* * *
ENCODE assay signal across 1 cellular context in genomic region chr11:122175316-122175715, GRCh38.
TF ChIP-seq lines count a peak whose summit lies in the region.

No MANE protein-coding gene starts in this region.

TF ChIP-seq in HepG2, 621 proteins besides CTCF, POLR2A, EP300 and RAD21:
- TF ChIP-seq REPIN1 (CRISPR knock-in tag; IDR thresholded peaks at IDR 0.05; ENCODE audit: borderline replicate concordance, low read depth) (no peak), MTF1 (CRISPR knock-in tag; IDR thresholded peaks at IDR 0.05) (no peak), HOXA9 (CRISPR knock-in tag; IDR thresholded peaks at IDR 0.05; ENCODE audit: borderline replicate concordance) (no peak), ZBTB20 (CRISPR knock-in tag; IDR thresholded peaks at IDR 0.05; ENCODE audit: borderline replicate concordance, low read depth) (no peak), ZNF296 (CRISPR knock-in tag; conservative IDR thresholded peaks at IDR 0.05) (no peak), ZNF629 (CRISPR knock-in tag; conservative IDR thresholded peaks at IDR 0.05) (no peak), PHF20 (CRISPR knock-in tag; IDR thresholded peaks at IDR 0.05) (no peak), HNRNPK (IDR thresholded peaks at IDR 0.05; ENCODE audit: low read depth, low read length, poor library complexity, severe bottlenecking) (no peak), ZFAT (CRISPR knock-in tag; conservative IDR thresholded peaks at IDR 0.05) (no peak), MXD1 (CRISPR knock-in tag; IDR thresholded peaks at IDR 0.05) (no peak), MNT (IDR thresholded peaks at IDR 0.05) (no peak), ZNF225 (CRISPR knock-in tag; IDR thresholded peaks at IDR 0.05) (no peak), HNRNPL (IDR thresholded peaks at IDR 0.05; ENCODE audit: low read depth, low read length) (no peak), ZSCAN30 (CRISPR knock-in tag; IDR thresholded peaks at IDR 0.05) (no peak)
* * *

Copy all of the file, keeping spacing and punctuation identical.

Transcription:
ENCODE assay signal across 1 cellular context in genomic region chr11:122175316-122175715, GRCh38.
TF ChIP-seq lines count a peak whose summit lies in the region.

No MANE protein-coding gene starts in this region.

TF ChIP-seq in HepG2, 621 proteins besides CTCF, POLR2A, EP300 and RAD21:
- TF ChIP-seq REPIN1 (CRISPR knock-in tag; IDR thresholded peaks at IDR 0.05; ENCODE audit: borderline replicate concordance, low read depth) (no peak), MTF1 (CRISPR knock-in tag; IDR thresholded peaks at IDR 0.05) (no peak), HOXA9 (CRISPR knock-in tag; IDR thresholded peaks at IDR 0.05; ENCODE audit: borderline replicate concordance) (no peak), ZBTB20 (CRISPR knock-in tag; IDR thresholded peaks at IDR 0.05; ENCODE audit: borderline replicate concordance, low read depth) (no peak), ZNF296 (CRISPR knock-in tag; conservative IDR thresholded peaks at IDR 0.05) (no peak), ZNF629 (CRISPR knock-in tag; conservative IDR thresholded peaks at IDR 0.05) (no peak), PHF20 (CRISPR knock-in tag; IDR thresholded peaks at IDR 0.05) (no peak), HNRNPK (IDR thresholded peaks at IDR 0.05; ENCODE audit: low read depth, low read length, poor library complexity, severe bottlenecking) (no peak), ZFAT (CRISPR knock-in tag; conservative IDR thresholded peaks at IDR 0.05) (no peak), MXD1 (CRISPR knock-in tag; IDR thresholded peaks at IDR 0.05) (no peak), MNT (IDR thresholded peaks at IDR 0.05) (no peak), ZNF225 (CRISPR knock-in tag; IDR thresholded peaks at IDR 0.05) (no peak), HNRNPL (IDR thresholded peaks at IDR 0.05; ENCODE audit: low read depth, low read length) (no peak), ZSCAN30 (CRISPR knock-in tag; IDR thresholded peaks at IDR 0.05) (no peak)